By Gaby Ndongo
An early morning lecture, with a grumbling stomach, should not be how your mornings play out at varsity. Don’t let hunger affect your studies or cause unnecessary spending. Look around at your life.
Look at the room in which you sleep, the people that you hang around with, the types of books that you buy and where you purchase your food to see how you can cut down on some of the avoidable costs of varsity life.
Consider these tips from a University of Johannesburg (UJ) honours student in order to assist you in smart spending on varsity necessities.
Find out about your university’s food services
Find out about the food services available at your university. At UJ, for example, there is Gift of the Givers (GOG) meals initiative, which provides meals to students at the University’s four campuses – APK, APB, DFC and SWC.
The “GOG initiative is currently assisting students with two meals a day. That happens in the morning for breakfast and also in the afternoon,” said Student Development Practitioner Mandla Mathonsi. Mathonsi is responsible for Student Welfare at UJ’s Student Life within the Department of Student Affairs.
The University of Cape Town (UCT) has the Food Security Programme. It avails free packed lunches to students from Monday to Friday, starting at 11:00 to 14:00 in Room 1.04 on Level 1 of the Robert Leslie Social Science Building on Upper Campus.
RELATED STORY: HOW TO Apply For Gift Of The Givers At UJ
To supplement your groceries, you may also inquire about the food parcels that are provided to students by UJ’s Student Affairs. The food items include basic breakfast items such as Movite, Jungle Oats, instant porridge and perishable food like tin beans, Mathonsi explained.
If the food parcel that you receive from Student Affairs is not enough, try seeking assistance from UJ’s Remember and Give (RAG), which can also be found in all of the University’s four campuses near the Student Affairs offices.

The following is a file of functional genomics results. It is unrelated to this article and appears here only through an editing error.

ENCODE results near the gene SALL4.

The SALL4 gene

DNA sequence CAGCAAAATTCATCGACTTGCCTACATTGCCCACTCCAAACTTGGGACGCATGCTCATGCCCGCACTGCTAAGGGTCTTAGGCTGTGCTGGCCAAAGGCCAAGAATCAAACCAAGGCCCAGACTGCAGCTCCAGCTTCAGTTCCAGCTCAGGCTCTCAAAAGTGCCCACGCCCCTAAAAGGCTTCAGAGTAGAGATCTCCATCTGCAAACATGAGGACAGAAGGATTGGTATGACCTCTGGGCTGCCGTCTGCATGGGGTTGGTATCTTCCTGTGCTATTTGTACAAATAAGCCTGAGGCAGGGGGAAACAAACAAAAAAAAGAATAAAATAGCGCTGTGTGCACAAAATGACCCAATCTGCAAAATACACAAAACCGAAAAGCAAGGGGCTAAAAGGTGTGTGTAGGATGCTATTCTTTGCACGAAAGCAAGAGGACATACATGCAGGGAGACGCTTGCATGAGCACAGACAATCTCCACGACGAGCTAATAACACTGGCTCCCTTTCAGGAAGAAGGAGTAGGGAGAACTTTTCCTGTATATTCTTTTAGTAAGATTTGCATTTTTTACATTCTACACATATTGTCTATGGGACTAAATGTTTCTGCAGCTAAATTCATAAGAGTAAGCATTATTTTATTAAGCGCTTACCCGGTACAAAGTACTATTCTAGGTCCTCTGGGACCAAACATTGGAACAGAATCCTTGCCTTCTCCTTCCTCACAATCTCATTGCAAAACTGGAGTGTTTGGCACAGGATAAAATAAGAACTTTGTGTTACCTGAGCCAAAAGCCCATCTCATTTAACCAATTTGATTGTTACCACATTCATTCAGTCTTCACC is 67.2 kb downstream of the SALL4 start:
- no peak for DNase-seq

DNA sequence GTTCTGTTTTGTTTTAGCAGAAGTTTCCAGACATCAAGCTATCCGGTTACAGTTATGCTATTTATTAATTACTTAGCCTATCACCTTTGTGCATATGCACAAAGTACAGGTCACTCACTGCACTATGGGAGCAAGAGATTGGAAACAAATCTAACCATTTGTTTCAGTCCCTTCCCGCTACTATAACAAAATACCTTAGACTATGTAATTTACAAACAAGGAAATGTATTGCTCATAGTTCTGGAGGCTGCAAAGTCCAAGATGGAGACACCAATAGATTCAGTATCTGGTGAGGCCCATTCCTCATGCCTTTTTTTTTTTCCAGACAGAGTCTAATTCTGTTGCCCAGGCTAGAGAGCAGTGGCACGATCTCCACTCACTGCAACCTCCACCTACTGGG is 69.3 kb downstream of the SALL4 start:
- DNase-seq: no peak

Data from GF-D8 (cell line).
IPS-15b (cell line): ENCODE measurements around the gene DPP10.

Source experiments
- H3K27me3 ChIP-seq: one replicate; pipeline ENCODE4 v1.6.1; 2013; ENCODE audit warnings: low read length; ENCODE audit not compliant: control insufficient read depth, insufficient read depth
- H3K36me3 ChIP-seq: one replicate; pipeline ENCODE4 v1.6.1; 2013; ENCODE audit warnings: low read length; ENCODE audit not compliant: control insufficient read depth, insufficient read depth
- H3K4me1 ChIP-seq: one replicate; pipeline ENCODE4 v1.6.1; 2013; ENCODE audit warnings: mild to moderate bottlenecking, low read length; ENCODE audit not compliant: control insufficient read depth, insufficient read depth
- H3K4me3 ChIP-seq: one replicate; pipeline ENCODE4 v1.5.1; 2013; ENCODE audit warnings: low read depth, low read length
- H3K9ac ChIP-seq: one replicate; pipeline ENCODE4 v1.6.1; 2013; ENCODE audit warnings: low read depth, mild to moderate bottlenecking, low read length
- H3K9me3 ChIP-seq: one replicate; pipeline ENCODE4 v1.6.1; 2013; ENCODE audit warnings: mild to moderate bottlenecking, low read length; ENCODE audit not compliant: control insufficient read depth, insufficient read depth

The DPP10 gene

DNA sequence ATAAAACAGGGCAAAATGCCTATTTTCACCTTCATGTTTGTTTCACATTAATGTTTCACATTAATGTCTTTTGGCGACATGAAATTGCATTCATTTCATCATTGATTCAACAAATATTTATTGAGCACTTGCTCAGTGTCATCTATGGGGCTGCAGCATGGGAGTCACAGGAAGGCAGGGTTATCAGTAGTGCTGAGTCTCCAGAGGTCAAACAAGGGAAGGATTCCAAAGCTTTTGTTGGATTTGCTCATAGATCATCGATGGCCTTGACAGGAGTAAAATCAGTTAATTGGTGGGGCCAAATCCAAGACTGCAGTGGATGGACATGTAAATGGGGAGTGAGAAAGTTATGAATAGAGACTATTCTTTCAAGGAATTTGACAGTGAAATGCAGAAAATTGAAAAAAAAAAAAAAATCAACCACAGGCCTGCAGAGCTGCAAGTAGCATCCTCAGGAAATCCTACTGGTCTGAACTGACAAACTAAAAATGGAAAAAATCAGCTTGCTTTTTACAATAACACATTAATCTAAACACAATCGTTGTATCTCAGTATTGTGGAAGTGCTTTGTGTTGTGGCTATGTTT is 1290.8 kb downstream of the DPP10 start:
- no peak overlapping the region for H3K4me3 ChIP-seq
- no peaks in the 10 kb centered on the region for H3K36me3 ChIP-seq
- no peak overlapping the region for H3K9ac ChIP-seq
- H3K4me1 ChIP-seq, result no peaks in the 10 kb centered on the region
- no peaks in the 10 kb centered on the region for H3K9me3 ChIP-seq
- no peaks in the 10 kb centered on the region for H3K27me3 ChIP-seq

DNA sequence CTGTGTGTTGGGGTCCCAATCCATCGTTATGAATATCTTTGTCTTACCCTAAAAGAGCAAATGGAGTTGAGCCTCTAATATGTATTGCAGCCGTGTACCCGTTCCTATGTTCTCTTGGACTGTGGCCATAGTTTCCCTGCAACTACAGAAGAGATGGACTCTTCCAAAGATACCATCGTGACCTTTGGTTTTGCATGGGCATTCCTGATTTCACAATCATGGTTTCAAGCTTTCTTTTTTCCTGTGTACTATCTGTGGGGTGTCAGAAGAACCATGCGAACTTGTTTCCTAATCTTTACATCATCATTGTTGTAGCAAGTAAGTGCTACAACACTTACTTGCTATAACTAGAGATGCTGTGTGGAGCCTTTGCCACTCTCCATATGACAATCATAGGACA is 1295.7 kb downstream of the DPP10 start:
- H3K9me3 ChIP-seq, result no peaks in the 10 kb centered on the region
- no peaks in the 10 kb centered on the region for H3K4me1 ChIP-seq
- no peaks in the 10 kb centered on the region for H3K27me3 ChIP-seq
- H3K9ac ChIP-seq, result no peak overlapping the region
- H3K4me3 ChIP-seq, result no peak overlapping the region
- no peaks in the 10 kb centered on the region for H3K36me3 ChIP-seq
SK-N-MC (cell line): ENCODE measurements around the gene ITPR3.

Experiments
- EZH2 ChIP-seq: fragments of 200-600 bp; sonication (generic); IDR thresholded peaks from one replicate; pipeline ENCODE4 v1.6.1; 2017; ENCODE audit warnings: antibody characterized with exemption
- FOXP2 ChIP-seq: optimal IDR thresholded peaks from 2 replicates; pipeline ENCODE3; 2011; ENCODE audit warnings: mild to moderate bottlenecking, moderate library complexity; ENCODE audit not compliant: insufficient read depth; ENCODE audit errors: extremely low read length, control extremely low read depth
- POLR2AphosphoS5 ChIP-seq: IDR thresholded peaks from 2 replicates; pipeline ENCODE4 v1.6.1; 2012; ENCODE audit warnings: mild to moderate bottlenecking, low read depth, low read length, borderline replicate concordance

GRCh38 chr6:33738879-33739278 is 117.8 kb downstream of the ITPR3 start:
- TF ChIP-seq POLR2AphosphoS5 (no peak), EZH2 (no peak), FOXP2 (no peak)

“We help students with food parcels,” said UJ 2018 APK RAG chairperson, Bongani Senne. “Every month, we have certain students who we help. We had approximately more than 800 students who we helped,” the third-year BCom logistics student said.
Similarly to the Student Affairs food parcels, RAG also provides essentials such as sugar, oats, Movite, Ace Instant Porridge for breakfast and other items like macaroni, Koo beans and chakalaka, noodles, mielie meal, rice as well as salt on a monthly basis.
Try to cut down on your transportation cost
Try to cut down on your transportation costs by trying out alternative and convenient means of safely getting to campus, res’ or home to pocket a little cash.
You could inquire about the inter-campus transportation system of your institution. UJ for instance, now makes use of StaBus along with Wits University. Although this mode of transport may not always be the most convenient, you can consult the bus schedule of your institution and use it when possible.
Get yourself a part-time job
Get yourself a part-time job that allows you to study during the weekdays and work on the weekends. You can use the income that you generate from this job for your food budget and other expenses like transportation.